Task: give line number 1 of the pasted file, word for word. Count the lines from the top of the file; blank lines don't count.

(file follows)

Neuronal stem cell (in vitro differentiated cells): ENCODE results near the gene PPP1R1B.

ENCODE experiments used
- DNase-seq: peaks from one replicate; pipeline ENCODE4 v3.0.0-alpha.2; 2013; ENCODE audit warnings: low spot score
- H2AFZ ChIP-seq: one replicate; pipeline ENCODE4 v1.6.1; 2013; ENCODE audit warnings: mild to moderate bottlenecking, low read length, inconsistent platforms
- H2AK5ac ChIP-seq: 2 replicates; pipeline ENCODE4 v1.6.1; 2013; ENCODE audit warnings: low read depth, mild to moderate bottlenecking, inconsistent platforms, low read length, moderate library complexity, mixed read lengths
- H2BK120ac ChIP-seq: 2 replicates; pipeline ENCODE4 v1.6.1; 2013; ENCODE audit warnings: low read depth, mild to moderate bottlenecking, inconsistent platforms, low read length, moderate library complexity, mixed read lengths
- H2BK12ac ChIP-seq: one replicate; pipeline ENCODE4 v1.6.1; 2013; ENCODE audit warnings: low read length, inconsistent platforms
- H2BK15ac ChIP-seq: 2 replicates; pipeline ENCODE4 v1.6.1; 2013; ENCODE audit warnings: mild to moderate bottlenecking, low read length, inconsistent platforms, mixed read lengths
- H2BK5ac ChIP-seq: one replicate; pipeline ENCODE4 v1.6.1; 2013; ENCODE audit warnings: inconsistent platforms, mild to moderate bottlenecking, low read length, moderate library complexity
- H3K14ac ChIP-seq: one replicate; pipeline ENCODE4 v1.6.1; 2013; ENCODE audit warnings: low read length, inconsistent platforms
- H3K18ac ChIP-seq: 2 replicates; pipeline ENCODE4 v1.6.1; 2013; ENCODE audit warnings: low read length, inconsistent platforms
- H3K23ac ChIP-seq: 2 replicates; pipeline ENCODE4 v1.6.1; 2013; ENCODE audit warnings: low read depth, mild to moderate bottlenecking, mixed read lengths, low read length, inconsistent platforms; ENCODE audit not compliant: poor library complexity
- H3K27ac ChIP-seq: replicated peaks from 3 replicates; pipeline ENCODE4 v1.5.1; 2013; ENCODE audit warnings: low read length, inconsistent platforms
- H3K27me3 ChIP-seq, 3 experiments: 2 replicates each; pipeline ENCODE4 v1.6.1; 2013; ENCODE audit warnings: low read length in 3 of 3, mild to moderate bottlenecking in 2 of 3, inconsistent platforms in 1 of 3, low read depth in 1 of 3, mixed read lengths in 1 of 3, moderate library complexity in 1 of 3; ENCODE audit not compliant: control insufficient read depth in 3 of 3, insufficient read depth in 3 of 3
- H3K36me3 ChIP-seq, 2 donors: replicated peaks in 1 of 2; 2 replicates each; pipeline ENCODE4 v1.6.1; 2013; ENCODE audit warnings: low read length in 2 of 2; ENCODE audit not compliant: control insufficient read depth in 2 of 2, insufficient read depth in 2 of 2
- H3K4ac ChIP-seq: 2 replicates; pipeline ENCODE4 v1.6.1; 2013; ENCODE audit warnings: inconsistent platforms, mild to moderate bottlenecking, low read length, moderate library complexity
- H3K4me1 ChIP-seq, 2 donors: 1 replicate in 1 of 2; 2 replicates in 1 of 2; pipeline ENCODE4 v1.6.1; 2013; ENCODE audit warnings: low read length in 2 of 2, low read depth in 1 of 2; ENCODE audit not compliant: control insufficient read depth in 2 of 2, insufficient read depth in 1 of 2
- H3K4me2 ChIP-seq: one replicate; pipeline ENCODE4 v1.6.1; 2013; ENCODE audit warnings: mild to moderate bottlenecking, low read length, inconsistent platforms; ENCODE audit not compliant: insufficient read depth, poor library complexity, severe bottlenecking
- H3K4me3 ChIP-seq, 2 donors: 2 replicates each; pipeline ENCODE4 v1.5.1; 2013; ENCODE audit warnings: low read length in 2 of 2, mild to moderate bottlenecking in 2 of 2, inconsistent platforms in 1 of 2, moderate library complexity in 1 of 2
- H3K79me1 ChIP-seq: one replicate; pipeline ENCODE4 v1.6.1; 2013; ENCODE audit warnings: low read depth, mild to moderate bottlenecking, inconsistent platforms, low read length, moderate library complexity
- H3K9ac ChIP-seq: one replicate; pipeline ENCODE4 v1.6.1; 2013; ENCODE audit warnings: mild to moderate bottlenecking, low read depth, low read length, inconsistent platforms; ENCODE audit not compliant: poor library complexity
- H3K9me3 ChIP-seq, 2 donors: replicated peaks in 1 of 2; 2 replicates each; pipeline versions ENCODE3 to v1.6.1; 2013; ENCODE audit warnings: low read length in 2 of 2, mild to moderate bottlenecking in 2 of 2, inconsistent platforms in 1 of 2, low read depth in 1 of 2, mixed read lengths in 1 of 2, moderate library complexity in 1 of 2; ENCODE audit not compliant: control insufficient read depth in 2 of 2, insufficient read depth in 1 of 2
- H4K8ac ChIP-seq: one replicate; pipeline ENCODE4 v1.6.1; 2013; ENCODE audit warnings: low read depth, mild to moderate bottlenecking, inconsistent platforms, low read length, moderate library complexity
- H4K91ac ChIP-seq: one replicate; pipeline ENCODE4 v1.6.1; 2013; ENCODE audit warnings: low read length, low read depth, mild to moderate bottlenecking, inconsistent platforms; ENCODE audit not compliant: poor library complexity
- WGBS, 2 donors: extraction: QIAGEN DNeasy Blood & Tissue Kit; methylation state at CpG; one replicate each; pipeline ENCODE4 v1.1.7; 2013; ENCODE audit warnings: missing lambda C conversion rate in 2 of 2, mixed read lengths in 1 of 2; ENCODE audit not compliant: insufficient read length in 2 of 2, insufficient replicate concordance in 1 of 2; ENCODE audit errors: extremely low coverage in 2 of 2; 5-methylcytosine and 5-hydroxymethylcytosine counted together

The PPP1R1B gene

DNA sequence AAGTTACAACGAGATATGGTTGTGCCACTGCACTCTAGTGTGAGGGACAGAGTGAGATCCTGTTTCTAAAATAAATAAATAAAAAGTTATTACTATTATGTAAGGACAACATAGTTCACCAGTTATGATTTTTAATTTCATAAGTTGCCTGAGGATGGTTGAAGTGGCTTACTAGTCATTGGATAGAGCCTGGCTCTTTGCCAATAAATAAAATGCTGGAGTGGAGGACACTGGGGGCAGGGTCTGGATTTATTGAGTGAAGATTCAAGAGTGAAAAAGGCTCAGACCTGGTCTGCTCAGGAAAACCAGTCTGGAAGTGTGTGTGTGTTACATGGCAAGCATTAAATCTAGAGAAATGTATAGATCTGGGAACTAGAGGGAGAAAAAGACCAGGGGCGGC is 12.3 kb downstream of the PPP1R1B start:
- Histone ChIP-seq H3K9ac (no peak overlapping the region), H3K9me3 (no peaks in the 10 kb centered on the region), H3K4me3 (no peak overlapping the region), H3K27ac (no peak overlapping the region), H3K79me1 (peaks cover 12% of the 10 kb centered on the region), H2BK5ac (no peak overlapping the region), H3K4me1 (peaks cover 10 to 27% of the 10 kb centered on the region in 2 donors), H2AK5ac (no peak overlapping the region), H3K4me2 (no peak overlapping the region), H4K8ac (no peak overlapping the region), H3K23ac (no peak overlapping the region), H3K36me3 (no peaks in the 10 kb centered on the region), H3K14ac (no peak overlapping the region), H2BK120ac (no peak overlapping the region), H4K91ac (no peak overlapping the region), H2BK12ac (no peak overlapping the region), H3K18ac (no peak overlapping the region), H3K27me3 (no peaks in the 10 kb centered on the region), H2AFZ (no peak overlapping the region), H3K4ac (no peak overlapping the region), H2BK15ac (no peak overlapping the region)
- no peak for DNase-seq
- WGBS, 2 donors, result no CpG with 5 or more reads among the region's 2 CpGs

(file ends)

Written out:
Neuronal stem cell (in vitro differentiated cells): ENCODE results near the gene PPP1R1B.